With 420 councils employing more than half their workforce locally, Australian local government makes a significant contributor to “place-based employment” and quality of life, an analysis shows.
Local government is also a significant source of employment in regional and rural areas, particularly when compared to other levels of government and major industries such as agriculture and mining, says Alex Lawrie, a workforce data specialist from the University of Technology Sydney (UTS) Centre for Local Government.
“Proportionally, local government employs more people in regional and rural Australia when compared to other major government service such as education and health,” Mr Lawrie told a recent forum on the local government workforce.
Analysis of 2011 and 2016 census data also showed there was a large group of highly educated women in lower and middle management in local government, he said.
“These workers have now started moving into senior management positions and in the 2016 Census there are almost 10 per cent more female general managers in local government than there were in 2011.”
Local government was the only level of government to have met Council of Australian Government targets for indigenous employment in the public sector, he said.
Overall, the Australian local government workforce increased by 3 per cent between 2011 and 2016, he said.
The data showed that between 2011 and 2016 the average size of urban and regional councils increased by 25 per cent and rural councils by 15 per cent.
However, Mr Lawrie said the 25 per cent figure was “potentially misleading” and possibly more a function of the change in the number of local governments combined with growth in size.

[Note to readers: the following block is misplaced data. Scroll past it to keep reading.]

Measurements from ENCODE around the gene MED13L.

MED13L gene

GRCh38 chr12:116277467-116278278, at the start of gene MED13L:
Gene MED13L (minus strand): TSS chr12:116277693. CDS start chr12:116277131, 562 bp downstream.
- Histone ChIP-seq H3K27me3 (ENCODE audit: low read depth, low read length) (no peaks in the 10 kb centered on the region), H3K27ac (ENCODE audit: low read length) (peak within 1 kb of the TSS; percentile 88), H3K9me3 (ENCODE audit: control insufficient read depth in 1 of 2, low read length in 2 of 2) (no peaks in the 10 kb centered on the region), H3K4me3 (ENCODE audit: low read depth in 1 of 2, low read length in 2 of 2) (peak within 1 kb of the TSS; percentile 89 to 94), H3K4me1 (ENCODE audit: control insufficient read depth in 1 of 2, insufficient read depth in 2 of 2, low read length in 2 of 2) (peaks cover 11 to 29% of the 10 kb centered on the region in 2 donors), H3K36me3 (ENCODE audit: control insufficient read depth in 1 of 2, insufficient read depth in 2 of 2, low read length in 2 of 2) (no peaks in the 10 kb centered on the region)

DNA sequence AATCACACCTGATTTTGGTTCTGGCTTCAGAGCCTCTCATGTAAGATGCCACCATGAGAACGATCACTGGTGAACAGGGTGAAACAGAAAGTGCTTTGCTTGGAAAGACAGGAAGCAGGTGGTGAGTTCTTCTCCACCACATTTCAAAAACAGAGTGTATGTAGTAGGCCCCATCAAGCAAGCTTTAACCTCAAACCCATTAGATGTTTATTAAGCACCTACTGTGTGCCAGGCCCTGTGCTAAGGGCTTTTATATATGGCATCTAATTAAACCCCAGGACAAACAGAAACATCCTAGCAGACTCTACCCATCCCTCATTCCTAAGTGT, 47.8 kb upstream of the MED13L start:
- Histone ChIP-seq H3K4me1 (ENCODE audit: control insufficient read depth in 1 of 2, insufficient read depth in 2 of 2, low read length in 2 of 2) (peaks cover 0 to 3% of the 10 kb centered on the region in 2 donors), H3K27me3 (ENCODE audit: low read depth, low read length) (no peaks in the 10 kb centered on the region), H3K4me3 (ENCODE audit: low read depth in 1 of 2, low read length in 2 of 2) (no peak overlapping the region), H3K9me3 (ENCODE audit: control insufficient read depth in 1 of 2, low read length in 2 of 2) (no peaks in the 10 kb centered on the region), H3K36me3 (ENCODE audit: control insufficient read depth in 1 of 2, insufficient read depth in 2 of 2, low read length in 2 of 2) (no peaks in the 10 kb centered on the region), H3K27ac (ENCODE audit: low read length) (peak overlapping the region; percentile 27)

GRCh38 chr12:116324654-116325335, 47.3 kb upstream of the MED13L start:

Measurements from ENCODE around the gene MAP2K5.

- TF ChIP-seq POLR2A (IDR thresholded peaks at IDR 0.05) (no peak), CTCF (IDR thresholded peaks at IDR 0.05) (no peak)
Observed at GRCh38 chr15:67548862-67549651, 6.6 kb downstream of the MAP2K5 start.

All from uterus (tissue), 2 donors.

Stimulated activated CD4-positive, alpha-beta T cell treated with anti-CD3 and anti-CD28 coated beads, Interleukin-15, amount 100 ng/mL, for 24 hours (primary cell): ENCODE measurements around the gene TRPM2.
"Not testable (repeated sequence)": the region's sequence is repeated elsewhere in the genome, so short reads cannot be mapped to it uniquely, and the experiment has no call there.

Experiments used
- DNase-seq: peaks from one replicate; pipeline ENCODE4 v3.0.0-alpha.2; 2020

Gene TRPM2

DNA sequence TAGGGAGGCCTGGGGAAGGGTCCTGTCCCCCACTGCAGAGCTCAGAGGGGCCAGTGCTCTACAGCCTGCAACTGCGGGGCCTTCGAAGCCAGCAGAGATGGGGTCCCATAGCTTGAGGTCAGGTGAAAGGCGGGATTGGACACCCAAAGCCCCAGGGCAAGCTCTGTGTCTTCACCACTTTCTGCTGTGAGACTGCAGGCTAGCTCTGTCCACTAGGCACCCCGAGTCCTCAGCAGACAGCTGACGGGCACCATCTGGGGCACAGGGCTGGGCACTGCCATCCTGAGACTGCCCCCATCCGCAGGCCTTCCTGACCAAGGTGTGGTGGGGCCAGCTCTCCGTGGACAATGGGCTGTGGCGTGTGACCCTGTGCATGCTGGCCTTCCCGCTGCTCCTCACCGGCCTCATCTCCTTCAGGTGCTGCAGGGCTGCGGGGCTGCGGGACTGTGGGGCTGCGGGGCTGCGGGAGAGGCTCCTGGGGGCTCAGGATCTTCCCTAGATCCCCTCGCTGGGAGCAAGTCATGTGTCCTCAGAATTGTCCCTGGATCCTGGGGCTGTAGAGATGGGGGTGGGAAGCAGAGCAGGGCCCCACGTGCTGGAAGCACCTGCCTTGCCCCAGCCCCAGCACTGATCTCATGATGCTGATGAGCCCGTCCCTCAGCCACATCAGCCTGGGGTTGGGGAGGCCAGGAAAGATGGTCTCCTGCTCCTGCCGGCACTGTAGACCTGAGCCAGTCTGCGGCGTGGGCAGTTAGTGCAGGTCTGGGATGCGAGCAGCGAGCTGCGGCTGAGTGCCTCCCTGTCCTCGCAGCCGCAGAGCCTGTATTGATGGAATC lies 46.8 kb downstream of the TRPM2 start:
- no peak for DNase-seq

“In terms of the big changes in urban and regional councils its growth in NSW, Victoria, Queensland and Western Australia that are driving that, but also big changes in the number of councils in NSW and Queensland,” he told the forum, which was organised by the UTS centre.
‘Large retirement wave’
The 2011 census data showed the local government sector was on the “precipice of a large retirement wave” which was about to sweep through, with areas such as asset management, engineering and infrastructure particularly affected.
While the local government workforce is much older than the national workforce generally, the number of older workers has been decreasing since 2006 while the sector is starting to see a “slight uptick” in young workers, Mr Lawrie said.
In terms of key local government occupations, his analysis showed that about 45 per cent of all planners and more than half of all librarians and librarian assistants worked in the local government sector.
Despite a trend toward outsourcing in recent years, 23 per cent of all rubbish and recycling collectors are still employed by local government.
Retention similar across governments
All levels of government have similar retention rates, sitting at around 69 per cent, and local government lost about 30 per cent of its employees between 2011 and 2016, mostly to the private sector.
Similarly, of the 38 per cent of employees gained in local government from 2011 to 2016, most came from the private sector (84 per cent), Mr Lawrie said.
Lisa Conolly, strategic partnerships manager with the Australian Bureau of Statistics told the forum that there were 189,500 people employed in local government at June 2017, a number similar to the Commonwealth government’s workforce.
Given the local government sector is diverse, providing a wide range of services, she said the challenge was pulling data from different industries and sources to accurately capture the sector’s workforce.